Carving a path forward for practical science in PNG

I stand in no mans shadow
I am a light unto myself.
If I am to shine,
I must carve my own path before me.
I am not cast in darkness;
But if anything,
My light adds a brilliance of its own
To that which already shines so brightly ahead.



I haven’t met Elisheba Malau yet and she doesn’t know I’m writing about her here or that I stole her poem above from her Linkedin page. But I was just so encouraged by her scientific work and in her own way her carving out of her own path that I had to write something.

All too often we hear about problems in PNG, but its not often that you get people in PNG with the skills that can really break up a problem to look at where we can tackle it. Malaria in PNG is one such huge issue every Papua New Guinean has faced in one form or the other in their lives.

So lately our baby sitter had been back and forth to her local clinic, this had been going on for over a month now and she told us that she had been prescribed Malaria medicine for the last month or so after several trips and yet she said she didn’t feel like she actually had Malaria. I mean honestly, anyone in PNG would know if they had Malaria or not.

This obviously got me chatting with my missus about this dishing out of medicine for Malaria without doing tests. So I asked my sister Rebecca, who works at Institute of Medical Research, about whether they had Malaria tests like pregnancy tests and she explained that there were Rapid Tests like that which are in the market. See here.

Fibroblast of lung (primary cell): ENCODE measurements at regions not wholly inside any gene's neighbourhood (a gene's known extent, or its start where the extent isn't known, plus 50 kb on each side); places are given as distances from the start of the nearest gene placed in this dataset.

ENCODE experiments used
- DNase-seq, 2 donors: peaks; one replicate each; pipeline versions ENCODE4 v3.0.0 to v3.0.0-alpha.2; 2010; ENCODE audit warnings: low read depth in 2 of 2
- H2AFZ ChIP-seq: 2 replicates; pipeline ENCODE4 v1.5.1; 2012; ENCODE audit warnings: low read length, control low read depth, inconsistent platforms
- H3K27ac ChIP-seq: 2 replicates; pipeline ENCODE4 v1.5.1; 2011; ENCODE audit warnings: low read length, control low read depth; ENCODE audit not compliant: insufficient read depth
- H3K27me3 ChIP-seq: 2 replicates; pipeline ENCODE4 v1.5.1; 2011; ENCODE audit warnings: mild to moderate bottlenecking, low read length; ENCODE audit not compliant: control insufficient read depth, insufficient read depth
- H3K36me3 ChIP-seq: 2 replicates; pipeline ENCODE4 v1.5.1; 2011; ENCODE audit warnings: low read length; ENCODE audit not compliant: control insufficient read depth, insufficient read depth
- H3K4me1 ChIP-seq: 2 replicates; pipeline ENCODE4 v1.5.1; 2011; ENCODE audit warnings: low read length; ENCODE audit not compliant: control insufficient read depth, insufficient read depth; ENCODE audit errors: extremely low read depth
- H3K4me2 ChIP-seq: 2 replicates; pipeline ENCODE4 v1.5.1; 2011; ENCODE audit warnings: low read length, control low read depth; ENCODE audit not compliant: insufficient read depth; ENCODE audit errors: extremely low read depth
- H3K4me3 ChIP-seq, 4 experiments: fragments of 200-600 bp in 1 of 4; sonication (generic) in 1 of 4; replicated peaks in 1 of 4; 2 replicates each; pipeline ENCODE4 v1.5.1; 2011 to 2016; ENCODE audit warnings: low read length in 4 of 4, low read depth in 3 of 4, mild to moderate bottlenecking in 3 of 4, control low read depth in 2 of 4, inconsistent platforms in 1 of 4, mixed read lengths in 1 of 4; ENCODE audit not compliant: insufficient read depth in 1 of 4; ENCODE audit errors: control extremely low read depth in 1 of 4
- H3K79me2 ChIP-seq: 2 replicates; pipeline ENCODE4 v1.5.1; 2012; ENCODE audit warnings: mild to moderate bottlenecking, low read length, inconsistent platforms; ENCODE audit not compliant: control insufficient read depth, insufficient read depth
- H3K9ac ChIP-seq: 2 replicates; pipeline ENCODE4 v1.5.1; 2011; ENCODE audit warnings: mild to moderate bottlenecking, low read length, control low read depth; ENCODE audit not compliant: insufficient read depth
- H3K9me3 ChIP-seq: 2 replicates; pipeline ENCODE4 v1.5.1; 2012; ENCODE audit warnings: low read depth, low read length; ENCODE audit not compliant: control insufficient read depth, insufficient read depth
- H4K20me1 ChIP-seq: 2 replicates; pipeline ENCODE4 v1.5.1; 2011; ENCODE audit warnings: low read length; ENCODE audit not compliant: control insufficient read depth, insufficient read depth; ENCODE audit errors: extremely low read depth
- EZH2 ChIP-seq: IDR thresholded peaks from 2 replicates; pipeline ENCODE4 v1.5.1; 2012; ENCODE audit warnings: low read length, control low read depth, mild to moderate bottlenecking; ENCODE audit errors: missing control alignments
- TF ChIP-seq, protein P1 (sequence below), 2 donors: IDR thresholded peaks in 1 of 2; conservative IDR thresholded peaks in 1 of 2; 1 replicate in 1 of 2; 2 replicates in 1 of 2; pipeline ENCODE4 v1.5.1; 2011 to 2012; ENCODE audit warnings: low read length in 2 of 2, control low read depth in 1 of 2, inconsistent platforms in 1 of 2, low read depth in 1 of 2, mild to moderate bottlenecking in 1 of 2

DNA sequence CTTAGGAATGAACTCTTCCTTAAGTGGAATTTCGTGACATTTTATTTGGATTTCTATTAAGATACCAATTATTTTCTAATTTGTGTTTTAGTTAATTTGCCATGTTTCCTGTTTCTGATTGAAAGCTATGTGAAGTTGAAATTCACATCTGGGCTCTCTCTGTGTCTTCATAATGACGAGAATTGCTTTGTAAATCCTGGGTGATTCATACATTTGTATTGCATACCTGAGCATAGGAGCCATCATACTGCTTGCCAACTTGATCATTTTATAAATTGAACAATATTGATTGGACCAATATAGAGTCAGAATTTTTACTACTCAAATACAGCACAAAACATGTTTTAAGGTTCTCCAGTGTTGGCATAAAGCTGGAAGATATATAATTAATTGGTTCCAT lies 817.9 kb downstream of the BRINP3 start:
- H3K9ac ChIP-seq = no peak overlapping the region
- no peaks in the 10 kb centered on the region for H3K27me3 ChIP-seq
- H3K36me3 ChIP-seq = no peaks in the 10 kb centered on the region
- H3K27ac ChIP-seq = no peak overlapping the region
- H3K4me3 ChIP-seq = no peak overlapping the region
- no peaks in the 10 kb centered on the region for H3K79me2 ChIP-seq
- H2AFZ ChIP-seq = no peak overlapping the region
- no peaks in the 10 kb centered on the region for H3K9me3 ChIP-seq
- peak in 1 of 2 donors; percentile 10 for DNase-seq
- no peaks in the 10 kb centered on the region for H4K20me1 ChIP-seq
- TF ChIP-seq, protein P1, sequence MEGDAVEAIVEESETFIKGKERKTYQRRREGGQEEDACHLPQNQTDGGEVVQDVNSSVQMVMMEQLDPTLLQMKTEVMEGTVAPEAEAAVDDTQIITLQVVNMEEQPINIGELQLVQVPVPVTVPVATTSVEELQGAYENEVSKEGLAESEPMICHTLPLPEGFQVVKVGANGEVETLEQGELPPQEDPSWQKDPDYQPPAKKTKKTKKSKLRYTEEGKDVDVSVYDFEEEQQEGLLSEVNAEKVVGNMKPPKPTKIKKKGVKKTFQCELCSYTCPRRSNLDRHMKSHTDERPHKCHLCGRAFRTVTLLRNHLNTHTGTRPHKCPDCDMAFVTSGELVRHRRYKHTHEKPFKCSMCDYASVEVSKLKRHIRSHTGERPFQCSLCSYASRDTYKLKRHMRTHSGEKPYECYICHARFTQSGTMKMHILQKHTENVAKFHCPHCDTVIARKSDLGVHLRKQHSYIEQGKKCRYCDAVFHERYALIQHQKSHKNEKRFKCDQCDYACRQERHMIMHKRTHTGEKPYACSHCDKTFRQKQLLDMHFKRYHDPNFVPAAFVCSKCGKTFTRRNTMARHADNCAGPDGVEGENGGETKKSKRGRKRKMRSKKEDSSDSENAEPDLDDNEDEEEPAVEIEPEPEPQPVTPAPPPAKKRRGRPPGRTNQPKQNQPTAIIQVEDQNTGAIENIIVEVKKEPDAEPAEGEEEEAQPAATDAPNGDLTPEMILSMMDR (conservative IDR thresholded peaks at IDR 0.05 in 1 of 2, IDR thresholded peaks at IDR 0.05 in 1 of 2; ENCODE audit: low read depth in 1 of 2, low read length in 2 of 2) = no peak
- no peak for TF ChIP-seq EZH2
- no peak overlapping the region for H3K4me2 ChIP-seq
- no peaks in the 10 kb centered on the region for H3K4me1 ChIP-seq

But she explained further that apparently the majority of tests did not work properly with PNG’s species of Mosquitoes. The good thing though was that our young scientist Elisheba Malau had, just last year, completed a paper on Rapid Tests for PNG while studying at the University of Melbourne. It was titled a long scientifically sounding title of  ‘Investigation of polymorphisms in Plasmodium falciparum hrp2, hrp3, aldolase and pldh genes and their impact on the performance of malaria rapid diagnostic tests in Papua New Guinea.

She was even sponsored by Pacific MMI to attend a world summit on malaria in Rio de Janeiro, Brazil last year to share her research.
Now I’m not a scientist so I could be cheering without properly understanding her research at this stage, but if it’s what I think it is, then I would love to see her work progressed rapidly into real testing kits for distribution in the PNG market. And I hope she keeps on carving out a path forward for herself in her field because God knows we need more practical solutions in PNG!